Therefore, consciousness should be regarded as the nexus of life. The concept of "life", central to Dilthey's theorizing, denotes the continuous self-domination, consisting of actions and reactions, between the "self" and the natural and social world, and the resultant experience. The term "lived experience" (Erlebnis) thus designates the particular experienced conflict between action and reaction at a given moment of time.
The lived experience is the smallest indivisible meaningful phenomenon of life. It represents an internally divided totality, the structure of which always contains the connection of cognitive, emotional and volitional processes. Dilthey's main critique of the earlier philosophy of consciousness, including that of Kant, is that it reduces the human experience exclusively to its cognitive aspect. This, he argues, does not allow us to explicate the human experience of the outer world adequately. Our selfhood is at the same time always a lived experience of the world in which we live, so that the lived experience of the world is simultaneously the experience of our world. Yet there is still no subject-object or inner world-outer world dichotomy in this lived experience. In the light of the aforesaid, we can conclude that the term "lived experience" for Dilthey does not signify man's inner emotional state but his openness to the reality of life and his immediate awareness of this. From the epistemological perspective, then, it is significant at this point that Dilthey considers this lived experience as immediately present and unquestionably given to man, and therefore as certain.
From this concept of presupposed certainty, Dilthey hopes to deduce the foundation for the certainty of contentions elaborated in the research works of special sciences. In this context, then, philosophy as the science of the facts of consciousness should, for this reason, become a universal science of foundation in relation to special sciences. He sees it as his primary task to analyse the relations of the facts of consciousness, and to present as integral a description of these as possible. The arguments made in various natural and human scientific disciplines should be ultimately verified by tracing them back to this connection of facts of consciousness. Johannes Romelt calls that kind of verification plan the two-layered model of knowledge. According to Dilthey, any knowledge can stem from experience only. But experience itself is divided into two layers. The fundamental layer of experience consists of facts of consciousness captured in Innewerden and lived experience immediately, and therefore unmistakably. The derived layer of experience is formed by the observation results of empirical special sciences, which might be erroneous and, being in principle open to correction, require verification on the fundamental level of experience (Romelt 1999:185-186).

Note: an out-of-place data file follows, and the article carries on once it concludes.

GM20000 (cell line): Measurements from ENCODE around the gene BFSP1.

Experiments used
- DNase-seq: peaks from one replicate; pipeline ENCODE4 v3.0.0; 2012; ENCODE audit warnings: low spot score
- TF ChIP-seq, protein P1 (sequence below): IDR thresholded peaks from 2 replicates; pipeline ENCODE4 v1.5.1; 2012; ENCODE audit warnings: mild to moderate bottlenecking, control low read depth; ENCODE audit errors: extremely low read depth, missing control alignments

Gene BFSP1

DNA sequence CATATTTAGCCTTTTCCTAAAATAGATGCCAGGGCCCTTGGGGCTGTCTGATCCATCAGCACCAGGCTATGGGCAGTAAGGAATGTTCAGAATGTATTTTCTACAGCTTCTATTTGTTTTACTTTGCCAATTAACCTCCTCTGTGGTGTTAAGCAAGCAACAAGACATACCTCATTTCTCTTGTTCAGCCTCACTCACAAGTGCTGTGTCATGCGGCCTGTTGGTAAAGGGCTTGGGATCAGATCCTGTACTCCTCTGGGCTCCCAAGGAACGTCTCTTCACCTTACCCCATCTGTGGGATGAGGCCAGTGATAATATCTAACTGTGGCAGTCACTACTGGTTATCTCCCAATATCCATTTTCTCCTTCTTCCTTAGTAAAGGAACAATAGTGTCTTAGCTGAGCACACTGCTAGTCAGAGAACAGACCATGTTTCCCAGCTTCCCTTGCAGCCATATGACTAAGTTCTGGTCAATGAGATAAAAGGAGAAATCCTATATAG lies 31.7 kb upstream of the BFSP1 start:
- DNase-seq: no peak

Such substantiation of scientific knowledge faces major difficulties. The latter have been thoroughly analysed in various scholarly writings (e.g. Ineichen 1975, 1991, Romelt 1999). The scope of the present article, however, does not allow us to take a closer look at them. It should be mentioned in this connection, though, that Dilthey himself was aware of a major drawback in the treatment of the problem. Namely, he was forced to admit that the lived experience of the world that had a central role to play in his epistemology, was inevitably related to the situation and perspective of a definite person. This, however, endangers the attainment of the other aspect of objectivity--universal validity--by such strategy of substantiation.
3. Objectivity as universal validity
The topic of the universal validity of cognition in human sciences is therefore becoming ever more prominent in the late period of his work. On the one hand, he does emphasize the circumstance that objective knowledge in human sciences has a different sense than it has in natural sciences: "The objectivity of knowledge that is sought here has a different sense; the methods for approaching the ideal of objectivity of knowledge here display essential differences from those by which we approach the conceptual cognition of nature" (Dilthey 2002a:92). On the other hand, the very ability of human sciences to exert influence on the management of social life depends, in his opinion, on the universal validity of the results of human sciences. He regards such ability as essentially characteristic of these sciences (De Mul 2004:259-260).